“I think Node (.js) is not the best system to build a massive server web. I would use Go for that. And honestly, that’s the reason why I left Node. It was the realization that: oh, actually, this is not the best server-side system ever.” (HS, 2017) This quote is by Ryan Dahl the author of Node.js.
Well, this is basically my story too. I left Node.js as well, and now I use the Go Language (Golang, Go) as my backend technology of choice. Although Node.js will always have a warm place in my heart, if you are looking for the best backend technology that is out there, I fully recommend Golang. Let me tell you why.
Go is Perfect
The motivation behind the creation of Go was that currently, there are many programming languages available. Each has its own pros and cons. There are some languages that are efficient, but not simple, like C and C++. And, on the other hand, there are simpler languages that are less efficient, like JS and Python.
But, a programming language should be perfect—both efficient and simple, right? Go is both, and a lot more. Let me elaborate a little further on why that is.
Go Syntax is Simple and Clean
Go syntax is something between C and Python with advantages from both languages. It has a garbage collector that is very useful.
- It does not have objects, but it supports structures (structs) and any type can have a method.
- It does not support inheritance, but does support compositions and interfaces.
- You can have a pointer to a variable, but at same time, you don’t have to worry about referring to its methods.
- It’s statically typed, but it’s non-strict because of the type inference.
- Its package-based code management reduces the number of code lines.
- And last but not least, Go has a simple concurrent model.
Let’s dig into some examples of the simplicity, but awesomeness of Go.
- Swapping between variables is simple:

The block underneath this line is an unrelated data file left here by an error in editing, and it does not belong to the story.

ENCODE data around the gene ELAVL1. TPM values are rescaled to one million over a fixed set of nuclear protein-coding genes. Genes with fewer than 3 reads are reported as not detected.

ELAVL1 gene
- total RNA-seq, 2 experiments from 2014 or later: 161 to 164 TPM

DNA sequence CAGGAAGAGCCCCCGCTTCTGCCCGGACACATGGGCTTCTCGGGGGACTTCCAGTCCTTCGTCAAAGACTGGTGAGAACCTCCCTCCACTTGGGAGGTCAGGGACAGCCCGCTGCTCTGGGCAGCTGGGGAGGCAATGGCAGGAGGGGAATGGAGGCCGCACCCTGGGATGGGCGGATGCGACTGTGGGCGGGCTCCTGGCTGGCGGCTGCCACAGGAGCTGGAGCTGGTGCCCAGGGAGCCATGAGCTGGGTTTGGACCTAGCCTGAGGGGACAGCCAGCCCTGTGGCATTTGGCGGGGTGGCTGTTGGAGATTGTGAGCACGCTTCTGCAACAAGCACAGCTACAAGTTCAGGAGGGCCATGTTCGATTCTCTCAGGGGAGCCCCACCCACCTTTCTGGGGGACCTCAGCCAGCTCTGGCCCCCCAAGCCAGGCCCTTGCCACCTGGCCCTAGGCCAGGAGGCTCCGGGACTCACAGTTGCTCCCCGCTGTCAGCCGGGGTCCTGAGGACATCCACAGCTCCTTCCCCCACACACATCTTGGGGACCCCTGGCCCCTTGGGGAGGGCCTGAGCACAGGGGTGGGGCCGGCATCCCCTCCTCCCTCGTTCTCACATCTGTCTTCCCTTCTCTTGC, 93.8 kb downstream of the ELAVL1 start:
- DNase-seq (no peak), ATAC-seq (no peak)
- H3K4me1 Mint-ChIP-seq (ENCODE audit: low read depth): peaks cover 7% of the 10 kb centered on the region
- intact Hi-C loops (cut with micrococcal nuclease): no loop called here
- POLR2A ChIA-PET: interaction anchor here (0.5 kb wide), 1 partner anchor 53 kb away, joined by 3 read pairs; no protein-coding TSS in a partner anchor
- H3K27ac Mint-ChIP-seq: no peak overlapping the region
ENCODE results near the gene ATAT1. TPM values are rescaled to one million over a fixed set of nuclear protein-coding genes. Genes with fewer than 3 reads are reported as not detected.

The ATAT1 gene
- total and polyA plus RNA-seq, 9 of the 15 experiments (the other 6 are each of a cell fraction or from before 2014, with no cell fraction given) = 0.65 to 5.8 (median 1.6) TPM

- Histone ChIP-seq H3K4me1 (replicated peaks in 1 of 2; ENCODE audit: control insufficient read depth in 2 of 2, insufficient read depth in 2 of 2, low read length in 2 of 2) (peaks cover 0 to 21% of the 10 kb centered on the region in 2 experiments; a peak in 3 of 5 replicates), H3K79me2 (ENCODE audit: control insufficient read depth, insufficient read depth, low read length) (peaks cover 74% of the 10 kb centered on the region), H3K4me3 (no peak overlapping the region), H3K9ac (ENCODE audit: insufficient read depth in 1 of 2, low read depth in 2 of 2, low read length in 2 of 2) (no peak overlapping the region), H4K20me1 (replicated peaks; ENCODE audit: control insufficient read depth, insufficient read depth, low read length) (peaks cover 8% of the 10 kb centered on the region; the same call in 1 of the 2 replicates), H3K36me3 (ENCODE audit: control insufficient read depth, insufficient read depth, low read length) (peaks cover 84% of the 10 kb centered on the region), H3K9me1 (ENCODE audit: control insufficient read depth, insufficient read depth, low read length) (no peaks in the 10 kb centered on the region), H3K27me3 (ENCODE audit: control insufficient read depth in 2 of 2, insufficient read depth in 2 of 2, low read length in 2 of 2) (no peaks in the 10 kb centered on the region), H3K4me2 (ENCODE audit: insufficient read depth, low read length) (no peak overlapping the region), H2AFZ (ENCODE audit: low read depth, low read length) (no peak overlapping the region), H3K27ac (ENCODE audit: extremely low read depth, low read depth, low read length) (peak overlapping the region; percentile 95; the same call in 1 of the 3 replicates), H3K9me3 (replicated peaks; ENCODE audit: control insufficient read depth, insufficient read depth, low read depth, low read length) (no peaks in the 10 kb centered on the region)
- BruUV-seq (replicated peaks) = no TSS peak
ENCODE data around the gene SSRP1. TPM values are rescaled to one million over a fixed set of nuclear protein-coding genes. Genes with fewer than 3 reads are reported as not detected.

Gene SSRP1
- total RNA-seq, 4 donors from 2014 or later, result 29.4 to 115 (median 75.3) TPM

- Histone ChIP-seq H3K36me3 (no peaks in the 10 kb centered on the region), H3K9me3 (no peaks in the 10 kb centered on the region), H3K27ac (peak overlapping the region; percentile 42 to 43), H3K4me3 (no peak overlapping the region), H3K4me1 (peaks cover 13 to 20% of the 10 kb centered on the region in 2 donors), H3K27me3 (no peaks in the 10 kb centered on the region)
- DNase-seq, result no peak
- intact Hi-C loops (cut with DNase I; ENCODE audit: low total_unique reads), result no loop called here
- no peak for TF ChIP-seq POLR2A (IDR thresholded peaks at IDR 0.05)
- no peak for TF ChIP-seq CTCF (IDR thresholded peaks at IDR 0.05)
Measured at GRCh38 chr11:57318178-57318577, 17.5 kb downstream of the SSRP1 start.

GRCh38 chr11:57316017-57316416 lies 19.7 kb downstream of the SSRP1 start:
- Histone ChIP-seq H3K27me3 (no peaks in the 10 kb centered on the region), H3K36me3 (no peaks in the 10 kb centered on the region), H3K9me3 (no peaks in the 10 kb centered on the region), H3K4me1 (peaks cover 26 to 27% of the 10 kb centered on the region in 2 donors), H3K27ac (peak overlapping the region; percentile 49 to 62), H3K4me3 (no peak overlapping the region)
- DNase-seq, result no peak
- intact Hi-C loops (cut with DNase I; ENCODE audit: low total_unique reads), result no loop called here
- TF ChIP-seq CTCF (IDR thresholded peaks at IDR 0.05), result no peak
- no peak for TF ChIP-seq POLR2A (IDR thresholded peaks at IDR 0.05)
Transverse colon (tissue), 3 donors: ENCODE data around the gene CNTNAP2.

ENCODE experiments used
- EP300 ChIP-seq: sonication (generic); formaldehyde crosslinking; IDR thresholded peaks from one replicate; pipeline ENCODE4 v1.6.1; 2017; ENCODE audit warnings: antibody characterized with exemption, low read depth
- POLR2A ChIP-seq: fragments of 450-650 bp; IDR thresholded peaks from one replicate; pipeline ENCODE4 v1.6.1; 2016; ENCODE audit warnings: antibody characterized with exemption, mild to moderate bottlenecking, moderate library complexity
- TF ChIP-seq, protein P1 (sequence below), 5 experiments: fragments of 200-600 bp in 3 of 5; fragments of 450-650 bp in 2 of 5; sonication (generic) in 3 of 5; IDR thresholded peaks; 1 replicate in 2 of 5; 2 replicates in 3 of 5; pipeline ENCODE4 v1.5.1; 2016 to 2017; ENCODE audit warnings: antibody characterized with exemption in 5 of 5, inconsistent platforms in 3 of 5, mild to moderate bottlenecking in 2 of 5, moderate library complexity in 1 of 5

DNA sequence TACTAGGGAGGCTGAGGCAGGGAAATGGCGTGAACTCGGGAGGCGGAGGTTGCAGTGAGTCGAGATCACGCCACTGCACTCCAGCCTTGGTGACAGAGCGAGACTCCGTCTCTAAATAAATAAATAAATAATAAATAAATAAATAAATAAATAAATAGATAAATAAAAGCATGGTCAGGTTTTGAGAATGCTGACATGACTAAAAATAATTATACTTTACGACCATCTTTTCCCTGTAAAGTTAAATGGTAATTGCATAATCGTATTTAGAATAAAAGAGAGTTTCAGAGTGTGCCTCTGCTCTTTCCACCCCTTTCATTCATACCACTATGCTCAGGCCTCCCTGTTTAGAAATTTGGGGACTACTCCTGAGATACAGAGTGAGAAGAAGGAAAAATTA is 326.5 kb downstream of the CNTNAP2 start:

- b, a = a, b
- It allows you to import a package directly from GitHub or any other source manager:
o import “github.com/pkg/errors”
- By starting a Goroutine, it supports concurrent routing:
o go runConcurrently()
- Allows you to refer to a method of instance of some type, no matter if it’s a pointer or the actual instance:
Go is Efficient and Scalable
Thanks to the Go dependency model and its memory management, the compilation is very fast when compared to low-level languages, and even more so with high-level languages.
Go’s runtime performance is similar to C++ and C, making its performance quite notable.
In the context of scaling, Go is much faster than popular competitors thanks to the Goroutines model as you can see in the figure below.
When comparing Goroutines to Java threads, Goroutine threads consume ~2KB, while Java threads consume ~1MB.
Go is Widely Used and Super Easy to Learn
Go is an open source language with wide adoption and a fast-growing community. On the web, you can find lots of free and useful packages and many Q&As, FAQs, Tutorials, etc.
According to 2019 stack-overflow survey among developers, Go is one of the most popular languages. 8.2% of the survey respondents are programming in it, and 67.9% of the respondents mentioned Go as their most loved, dreaded, and wanted language. Go scored the highest rank (93% of the respondents) as a preferred language in a 2019 survey by Golang within Go developers, and as you can see in the Figure below, Go is growing in popularity.
In addition to that, Go is super easy to learn. Because of its friendly syntax and the great “Tour of Go” (that takes about two days to complete and covers all the basics you’ll need to get started programming in Go), after completing the tour, you will feel very confident with the language. When you start using the language, coding with it will become pretty easy overall. And after about two weeks of using it, it will likely become your preferred/native language.
Looking to quickly increase your knowledge of Golang security? Check out our Intro to Go Language guide!
So, hear this Gopher out!
You Better Get Going with Go.
HS, P. (2017, October 03). Episode 8: Interview with Ryan Dahl, Creator of Node.js. Retrieved July 07, 2020, from https://mappingthejourney.com/single-post/2017/08/31/episode-8-interview-with-ryan-dahl-creator-of-nodejs/